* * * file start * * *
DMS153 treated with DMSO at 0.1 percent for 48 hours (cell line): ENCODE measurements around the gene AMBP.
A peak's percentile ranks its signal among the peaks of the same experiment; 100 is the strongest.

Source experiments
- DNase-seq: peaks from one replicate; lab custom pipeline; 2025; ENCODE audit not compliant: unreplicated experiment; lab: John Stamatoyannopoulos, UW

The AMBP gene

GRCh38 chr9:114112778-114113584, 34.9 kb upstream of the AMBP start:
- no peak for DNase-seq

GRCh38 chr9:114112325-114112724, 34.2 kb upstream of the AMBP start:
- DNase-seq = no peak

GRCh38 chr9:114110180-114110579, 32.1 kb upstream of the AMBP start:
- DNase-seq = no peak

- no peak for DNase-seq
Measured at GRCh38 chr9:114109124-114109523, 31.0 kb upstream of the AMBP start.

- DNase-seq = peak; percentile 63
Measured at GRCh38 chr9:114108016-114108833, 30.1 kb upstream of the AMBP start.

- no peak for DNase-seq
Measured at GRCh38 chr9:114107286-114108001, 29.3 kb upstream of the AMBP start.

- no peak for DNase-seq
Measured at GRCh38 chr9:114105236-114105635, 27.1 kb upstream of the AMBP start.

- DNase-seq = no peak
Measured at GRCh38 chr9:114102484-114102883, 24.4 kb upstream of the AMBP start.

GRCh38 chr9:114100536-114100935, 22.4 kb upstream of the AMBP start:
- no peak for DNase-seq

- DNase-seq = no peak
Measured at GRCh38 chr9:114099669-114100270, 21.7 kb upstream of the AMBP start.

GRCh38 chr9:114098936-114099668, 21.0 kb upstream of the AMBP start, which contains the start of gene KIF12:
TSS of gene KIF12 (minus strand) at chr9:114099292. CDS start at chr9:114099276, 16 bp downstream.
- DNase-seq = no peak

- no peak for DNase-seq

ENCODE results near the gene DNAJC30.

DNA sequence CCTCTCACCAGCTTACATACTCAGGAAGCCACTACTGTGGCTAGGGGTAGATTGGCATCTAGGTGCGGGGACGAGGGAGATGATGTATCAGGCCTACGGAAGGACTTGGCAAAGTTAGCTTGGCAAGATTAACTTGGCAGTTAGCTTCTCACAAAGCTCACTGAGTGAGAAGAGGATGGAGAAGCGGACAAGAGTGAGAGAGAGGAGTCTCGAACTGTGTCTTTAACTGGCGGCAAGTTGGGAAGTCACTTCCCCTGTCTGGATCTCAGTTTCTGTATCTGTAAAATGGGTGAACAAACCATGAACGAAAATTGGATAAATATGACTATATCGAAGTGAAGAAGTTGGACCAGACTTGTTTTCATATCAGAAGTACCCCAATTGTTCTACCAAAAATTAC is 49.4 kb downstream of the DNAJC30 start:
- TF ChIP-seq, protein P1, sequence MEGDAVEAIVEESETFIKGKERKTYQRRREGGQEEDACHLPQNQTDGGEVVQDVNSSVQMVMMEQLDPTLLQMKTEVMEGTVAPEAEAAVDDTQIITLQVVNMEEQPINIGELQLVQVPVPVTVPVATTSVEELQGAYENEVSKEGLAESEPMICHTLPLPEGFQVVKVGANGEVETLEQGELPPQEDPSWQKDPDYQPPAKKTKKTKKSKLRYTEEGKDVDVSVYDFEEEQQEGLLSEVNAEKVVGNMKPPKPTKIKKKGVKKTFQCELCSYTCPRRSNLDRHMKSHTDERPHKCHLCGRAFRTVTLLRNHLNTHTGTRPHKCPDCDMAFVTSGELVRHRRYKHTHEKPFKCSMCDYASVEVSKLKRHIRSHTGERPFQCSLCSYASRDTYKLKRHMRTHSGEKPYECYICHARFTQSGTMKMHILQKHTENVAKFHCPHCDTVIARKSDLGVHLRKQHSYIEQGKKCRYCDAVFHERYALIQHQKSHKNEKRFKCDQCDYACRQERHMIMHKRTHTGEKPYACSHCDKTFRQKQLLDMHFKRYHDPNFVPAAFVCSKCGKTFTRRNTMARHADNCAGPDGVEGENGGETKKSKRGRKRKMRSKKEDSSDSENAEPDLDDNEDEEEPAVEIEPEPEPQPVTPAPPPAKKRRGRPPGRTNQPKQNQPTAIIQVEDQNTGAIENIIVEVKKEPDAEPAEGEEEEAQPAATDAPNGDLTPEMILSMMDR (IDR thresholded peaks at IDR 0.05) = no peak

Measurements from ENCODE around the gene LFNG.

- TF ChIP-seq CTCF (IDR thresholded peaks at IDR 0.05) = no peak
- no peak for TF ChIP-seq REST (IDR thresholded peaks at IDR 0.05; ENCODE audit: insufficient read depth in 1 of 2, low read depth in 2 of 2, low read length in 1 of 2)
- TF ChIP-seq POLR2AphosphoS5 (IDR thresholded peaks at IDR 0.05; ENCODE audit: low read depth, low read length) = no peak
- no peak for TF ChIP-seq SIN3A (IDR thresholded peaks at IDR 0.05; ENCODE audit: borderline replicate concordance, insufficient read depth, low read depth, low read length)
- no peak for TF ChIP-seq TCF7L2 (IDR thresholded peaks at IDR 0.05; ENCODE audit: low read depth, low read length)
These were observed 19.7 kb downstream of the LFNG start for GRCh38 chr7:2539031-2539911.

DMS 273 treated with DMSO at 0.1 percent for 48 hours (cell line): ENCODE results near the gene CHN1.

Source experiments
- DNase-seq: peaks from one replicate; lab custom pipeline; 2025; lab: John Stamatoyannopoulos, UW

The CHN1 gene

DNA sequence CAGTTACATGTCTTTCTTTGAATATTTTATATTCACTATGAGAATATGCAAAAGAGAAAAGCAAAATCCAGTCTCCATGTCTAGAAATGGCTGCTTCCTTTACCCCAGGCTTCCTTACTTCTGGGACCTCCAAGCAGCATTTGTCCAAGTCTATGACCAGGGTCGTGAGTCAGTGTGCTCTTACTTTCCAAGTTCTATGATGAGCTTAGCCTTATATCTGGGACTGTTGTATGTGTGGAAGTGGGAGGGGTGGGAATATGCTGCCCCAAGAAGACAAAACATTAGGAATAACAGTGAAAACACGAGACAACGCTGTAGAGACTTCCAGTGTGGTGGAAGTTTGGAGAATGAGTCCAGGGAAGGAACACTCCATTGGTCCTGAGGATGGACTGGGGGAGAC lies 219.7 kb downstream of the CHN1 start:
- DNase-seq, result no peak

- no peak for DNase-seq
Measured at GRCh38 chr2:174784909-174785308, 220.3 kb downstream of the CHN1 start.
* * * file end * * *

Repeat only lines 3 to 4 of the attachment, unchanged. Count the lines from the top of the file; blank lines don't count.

Source experiments
- DNase-seq: peaks from one replicate; lab custom pipeline; 2025; ENCODE audit not compliant: unreplicated experiment; lab: John Stamatoyannopoulos, UW